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The mechanism of ATP synthesis in mitochondria and chloroplasts are almost the same, but there is a big difference: the f1 particle in mitochondria uses 2 H+ ions to synthesize one ATP, whereas in chloroplasts the f1 particle uses 3 H+ ions for the same. What make the difference?

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  • $\begingroup$ Any reference for f1 particle uses 2 protons? $\endgroup$ – JM97 Mar 12 '17 at 13:43
  • $\begingroup$ It was mentioned in my text book, local publication. $\endgroup$ – sreekara Mar 12 '17 at 13:52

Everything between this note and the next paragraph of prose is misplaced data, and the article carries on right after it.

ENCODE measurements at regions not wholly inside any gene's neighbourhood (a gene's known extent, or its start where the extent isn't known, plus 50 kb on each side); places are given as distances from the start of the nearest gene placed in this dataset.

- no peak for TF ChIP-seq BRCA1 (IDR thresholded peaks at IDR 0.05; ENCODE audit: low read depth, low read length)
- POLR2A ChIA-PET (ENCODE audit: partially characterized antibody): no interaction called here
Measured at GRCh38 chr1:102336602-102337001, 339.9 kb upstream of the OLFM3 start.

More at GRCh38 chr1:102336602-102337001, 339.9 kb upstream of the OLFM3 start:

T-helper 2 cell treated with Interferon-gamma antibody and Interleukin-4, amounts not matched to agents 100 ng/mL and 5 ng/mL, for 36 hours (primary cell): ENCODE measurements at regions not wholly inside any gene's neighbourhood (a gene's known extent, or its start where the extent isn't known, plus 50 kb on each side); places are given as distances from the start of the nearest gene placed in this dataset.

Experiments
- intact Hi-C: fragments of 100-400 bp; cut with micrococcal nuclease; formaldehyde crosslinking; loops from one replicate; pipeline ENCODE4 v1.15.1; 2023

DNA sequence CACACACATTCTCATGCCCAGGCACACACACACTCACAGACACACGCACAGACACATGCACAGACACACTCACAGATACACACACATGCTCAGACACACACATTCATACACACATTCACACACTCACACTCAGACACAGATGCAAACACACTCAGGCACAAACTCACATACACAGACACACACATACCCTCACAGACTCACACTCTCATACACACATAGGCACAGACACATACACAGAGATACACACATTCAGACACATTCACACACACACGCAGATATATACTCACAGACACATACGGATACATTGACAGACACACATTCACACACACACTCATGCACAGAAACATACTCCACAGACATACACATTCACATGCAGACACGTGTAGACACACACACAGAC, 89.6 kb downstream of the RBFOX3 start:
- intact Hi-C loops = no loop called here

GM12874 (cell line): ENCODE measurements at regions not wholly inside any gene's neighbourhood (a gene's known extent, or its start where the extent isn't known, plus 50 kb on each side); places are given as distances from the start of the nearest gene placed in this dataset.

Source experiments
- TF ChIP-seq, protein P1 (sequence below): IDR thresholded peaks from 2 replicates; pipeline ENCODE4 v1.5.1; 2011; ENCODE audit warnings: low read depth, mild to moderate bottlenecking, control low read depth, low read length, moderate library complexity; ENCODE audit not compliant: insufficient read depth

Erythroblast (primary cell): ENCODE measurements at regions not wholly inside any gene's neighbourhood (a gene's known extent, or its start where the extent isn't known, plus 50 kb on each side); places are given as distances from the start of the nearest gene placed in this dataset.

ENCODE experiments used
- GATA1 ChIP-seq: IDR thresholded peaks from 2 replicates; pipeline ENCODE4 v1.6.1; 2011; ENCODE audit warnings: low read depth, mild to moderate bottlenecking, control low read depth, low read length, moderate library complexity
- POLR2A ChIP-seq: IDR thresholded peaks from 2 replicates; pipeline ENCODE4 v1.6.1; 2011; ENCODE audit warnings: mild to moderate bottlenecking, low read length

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    $\begingroup$ see this biology.stackexchange.com/questions/3186/… $\endgroup$ – JM97 Mar 12 '17 at 13:58
  • $\begingroup$ Does this mean that the ATP synthase works same in both mitochondria and chloroplast. But what I have read is that 1 NADPH in mitochondria is capable of sending 6 H+ ions in to the space between the two membranes of mitochondrial. And it obviously produces 3ATP , so 2H+ for one ATP. $\endgroup$ – sreekara Mar 12 '17 at 14:09
  • $\begingroup$ 1 NADPH does not produce exactly 3 ATP $\endgroup$ – JM97 Mar 12 '17 at 14:16

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